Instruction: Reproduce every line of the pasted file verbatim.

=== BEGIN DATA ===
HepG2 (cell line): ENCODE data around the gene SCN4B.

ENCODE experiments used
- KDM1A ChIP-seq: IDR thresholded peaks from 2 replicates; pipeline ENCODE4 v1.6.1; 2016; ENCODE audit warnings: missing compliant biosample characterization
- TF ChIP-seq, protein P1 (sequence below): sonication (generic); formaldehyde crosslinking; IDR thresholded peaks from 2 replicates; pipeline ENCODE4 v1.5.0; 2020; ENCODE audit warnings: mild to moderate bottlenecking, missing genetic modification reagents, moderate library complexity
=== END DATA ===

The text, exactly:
HepG2 (cell line): ENCODE data around the gene SCN4B.

ENCODE experiments used
- KDM1A ChIP-seq: IDR thresholded peaks from 2 replicates; pipeline ENCODE4 v1.6.1; 2016; ENCODE audit warnings: missing compliant biosample characterization
- TF ChIP-seq, protein P1 (sequence below): sonication (generic); formaldehyde crosslinking; IDR thresholded peaks from 2 replicates; pipeline ENCODE4 v1.5.0; 2020; ENCODE audit warnings: mild to moderate bottlenecking, missing genetic modification reagents, moderate library complexity